Lawsuit involving Sequenom, Ariosa, and Natera: a revolutionary discovery is not patentable when using routine methods

sealThe United States Court of Appeals for the Federal Circuit issued its opinion reviewing a lower court’s ruling that Sequenom’s use of cell free DNA (“cfDNA”) for its tests like MaterniT21 is not patentable. Here’s how the appellate court ruled.

The lower court decision

In 2011, Sequenom was the first cfDNA laboratory to offer what was then called “non-invasive prenatal testing” or “NIPT.” In the winter months of 2011 and early 2012, Ariosa and Natera sought to bring to market their NIPT offerings, Harmony and Panorama, respectively. In response to this market competition, Sequenom sent them letters threatening claims of patent infringement.

Ariosa and Natera moved forward with offering their tests and filed lawsuits against Sequenom seeking a declaratory judgment  that they were not infringing on Sequenom’s patent, referred to as the ‘540 patent. Sequenom filed counterclaims for infringement on the ‘540 patent.

The lower court ruled that Sequenom’s ‘540 patent was not, in fact, patentable. It did so in the wake of the Supreme Court issuing its decision concerning another lab, Myriad, and its testing technology for BRCA1 and BRCA2, genes associated with elevated risk for breast and ovarian cancer.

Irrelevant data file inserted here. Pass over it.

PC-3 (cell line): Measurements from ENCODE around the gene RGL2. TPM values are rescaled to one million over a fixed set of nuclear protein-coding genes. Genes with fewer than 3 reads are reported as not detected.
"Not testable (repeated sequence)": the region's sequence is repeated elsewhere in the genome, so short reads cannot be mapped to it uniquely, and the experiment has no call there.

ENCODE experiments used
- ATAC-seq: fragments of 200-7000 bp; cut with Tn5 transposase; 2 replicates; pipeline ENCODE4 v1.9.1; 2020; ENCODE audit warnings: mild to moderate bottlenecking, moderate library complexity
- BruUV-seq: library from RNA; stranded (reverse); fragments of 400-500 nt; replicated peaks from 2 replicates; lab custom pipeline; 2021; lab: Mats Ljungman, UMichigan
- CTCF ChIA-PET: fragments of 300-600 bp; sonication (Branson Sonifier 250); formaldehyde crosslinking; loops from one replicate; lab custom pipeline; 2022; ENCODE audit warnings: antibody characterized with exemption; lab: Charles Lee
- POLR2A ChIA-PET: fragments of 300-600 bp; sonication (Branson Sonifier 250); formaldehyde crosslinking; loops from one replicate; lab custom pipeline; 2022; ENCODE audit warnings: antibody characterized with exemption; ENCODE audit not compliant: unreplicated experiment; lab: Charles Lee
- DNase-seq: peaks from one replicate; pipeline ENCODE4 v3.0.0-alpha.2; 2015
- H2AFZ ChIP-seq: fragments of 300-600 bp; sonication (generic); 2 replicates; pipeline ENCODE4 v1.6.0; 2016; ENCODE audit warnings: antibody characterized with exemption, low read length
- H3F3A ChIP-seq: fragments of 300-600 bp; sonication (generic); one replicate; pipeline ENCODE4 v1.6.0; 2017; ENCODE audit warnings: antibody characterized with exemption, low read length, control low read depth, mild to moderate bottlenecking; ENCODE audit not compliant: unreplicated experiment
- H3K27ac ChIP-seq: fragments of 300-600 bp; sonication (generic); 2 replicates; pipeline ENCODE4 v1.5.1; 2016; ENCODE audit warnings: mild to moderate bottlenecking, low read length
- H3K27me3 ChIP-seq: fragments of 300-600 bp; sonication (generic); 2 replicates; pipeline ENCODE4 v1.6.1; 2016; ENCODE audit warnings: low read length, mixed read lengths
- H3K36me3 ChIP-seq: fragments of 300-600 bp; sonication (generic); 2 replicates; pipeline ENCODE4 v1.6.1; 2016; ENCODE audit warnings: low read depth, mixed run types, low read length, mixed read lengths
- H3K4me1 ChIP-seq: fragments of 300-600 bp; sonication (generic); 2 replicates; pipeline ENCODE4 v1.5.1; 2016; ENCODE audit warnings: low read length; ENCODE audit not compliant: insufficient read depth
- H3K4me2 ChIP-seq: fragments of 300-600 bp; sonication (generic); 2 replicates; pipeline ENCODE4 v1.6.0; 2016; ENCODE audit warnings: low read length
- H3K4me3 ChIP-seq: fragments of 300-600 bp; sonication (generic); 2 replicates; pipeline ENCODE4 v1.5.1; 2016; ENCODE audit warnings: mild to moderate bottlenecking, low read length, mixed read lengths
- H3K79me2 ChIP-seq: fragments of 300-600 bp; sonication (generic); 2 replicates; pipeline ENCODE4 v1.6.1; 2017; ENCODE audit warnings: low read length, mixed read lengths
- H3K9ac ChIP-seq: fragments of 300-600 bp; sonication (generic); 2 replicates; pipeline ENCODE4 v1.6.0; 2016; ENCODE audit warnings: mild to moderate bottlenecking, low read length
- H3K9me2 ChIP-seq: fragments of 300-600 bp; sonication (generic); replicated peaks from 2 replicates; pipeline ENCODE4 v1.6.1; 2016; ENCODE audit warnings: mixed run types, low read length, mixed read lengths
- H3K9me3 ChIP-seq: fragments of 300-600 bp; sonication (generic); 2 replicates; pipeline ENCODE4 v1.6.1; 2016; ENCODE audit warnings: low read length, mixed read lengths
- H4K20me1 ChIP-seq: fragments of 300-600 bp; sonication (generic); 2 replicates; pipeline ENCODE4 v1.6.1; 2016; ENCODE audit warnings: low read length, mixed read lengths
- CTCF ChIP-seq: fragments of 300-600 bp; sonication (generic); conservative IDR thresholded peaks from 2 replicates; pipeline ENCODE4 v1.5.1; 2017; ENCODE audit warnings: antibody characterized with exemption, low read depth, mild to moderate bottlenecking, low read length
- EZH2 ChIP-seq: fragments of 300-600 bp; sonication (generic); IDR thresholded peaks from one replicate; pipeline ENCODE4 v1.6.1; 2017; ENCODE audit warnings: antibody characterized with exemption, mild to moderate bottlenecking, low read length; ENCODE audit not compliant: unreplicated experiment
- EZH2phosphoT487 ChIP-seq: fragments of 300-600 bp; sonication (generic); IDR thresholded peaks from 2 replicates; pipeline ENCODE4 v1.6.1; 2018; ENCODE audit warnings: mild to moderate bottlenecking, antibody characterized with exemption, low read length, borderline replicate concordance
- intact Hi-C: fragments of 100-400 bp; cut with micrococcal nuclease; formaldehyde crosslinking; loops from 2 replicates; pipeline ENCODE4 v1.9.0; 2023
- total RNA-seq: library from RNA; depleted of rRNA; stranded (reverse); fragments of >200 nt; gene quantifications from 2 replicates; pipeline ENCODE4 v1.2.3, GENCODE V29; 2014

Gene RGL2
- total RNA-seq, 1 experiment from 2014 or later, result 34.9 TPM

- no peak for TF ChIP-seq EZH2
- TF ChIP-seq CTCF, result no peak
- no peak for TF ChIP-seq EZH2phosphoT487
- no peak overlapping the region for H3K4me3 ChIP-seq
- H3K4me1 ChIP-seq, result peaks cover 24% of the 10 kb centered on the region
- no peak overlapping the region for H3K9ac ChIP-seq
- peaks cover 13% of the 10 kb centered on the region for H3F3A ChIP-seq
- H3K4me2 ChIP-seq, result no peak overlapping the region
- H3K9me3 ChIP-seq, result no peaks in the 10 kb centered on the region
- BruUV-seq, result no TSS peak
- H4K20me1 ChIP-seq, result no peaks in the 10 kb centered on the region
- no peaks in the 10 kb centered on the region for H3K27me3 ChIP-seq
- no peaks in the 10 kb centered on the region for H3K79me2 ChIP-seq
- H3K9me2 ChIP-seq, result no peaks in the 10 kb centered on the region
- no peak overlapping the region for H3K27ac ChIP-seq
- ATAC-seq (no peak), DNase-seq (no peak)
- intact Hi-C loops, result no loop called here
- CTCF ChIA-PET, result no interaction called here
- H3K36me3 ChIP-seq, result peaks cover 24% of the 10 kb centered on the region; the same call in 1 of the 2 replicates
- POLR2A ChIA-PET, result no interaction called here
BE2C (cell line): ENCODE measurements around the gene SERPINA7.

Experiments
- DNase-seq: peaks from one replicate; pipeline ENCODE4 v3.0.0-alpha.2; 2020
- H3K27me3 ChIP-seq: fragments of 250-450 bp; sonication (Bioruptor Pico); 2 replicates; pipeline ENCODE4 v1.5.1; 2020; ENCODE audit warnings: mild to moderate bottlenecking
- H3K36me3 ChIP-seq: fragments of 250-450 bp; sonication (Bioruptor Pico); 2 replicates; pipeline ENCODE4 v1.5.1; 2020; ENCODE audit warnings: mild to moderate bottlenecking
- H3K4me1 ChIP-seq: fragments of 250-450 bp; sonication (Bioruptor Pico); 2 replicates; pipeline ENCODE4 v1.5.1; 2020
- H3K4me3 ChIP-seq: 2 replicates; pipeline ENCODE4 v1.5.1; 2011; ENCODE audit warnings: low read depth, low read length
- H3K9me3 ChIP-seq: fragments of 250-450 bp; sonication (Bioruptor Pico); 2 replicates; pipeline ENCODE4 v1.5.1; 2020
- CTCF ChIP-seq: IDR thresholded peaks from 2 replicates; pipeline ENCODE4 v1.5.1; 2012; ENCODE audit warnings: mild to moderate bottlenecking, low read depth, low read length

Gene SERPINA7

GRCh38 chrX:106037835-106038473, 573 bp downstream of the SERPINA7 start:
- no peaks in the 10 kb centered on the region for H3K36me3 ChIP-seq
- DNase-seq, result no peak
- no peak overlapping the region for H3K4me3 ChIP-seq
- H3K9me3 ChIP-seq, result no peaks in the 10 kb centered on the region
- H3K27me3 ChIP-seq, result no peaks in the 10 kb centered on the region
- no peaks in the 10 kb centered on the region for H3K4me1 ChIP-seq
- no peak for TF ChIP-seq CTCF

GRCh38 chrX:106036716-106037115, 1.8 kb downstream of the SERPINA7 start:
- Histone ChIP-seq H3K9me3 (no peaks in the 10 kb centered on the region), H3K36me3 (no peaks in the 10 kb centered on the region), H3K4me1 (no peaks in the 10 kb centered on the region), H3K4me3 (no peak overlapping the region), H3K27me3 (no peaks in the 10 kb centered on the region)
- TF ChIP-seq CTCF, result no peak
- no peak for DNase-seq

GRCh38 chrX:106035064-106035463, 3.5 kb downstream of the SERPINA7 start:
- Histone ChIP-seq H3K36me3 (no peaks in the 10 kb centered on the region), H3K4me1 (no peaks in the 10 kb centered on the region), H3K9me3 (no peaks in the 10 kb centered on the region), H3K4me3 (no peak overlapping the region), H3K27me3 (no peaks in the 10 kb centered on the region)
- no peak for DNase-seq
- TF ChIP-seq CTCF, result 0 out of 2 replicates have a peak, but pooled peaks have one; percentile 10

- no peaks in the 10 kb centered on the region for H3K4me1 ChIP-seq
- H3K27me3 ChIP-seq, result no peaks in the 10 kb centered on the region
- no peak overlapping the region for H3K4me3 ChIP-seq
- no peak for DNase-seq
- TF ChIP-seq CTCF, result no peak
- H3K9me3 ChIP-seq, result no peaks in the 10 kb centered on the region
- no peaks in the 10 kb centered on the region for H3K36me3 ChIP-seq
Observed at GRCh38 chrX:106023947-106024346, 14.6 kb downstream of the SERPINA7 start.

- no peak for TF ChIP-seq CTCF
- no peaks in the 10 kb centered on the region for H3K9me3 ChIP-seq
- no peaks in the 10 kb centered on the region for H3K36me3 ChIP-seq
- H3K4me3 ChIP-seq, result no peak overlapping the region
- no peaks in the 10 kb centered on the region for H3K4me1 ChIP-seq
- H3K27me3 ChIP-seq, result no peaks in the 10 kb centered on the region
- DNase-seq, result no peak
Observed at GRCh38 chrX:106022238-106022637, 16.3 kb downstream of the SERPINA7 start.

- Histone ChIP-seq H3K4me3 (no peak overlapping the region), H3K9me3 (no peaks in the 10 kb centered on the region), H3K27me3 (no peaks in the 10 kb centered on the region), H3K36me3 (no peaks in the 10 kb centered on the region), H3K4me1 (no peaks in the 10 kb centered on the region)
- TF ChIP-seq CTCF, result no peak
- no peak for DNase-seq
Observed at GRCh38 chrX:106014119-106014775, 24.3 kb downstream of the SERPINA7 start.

The Supreme Court ruled that because BRCA1 and BRCA2, being human genes, they were therefore naturally occurring phenomena, which are not patentable. Further, the methods used by Myriad for detecting BRCA1 and BRCA2 were not so innovative as to make those methods patentable, either.

The lower court ruled that the same applies to Sequenom’s methods for detecting cfDNA:

[T]he claims of the ‘540 patent merely apply “conventional techniques” to the newly discovered natural phenomenon of cffDNA.

The inventive concept was to take a known method and to look at [it] in place where people were–where the Federal Circuit and all the experts agree were throwing waste away to look there.

They used conventional tools to make it useful to other people.

(emphasis added). Sequenom, obviously, disagreed with the ruling and appealed to the United States Court of Appeals for the Federal Circuit. (For more on the lower court decision, see this post).

The United States Court of Appeals for the Federal Circuit Opinion

The legal analysis used by the Federal Circuit was based on another Supreme Court decision, Mayo Collaborative Services v. Prometheus Laboratories, Inc., 132 S.Ct. 1289 (2012). In Mayo, the Supreme Court established a two-step review process. The first step is whether “the claims are directed to a patent-ineligible concept.”  If so, then the second step is whether there is an “‘inventive concept’–i.e., an element or combination of elements that is sufficient to ensure that the patent in practice amounts to significantly more than a patent upon the [ineligible concept] itself.”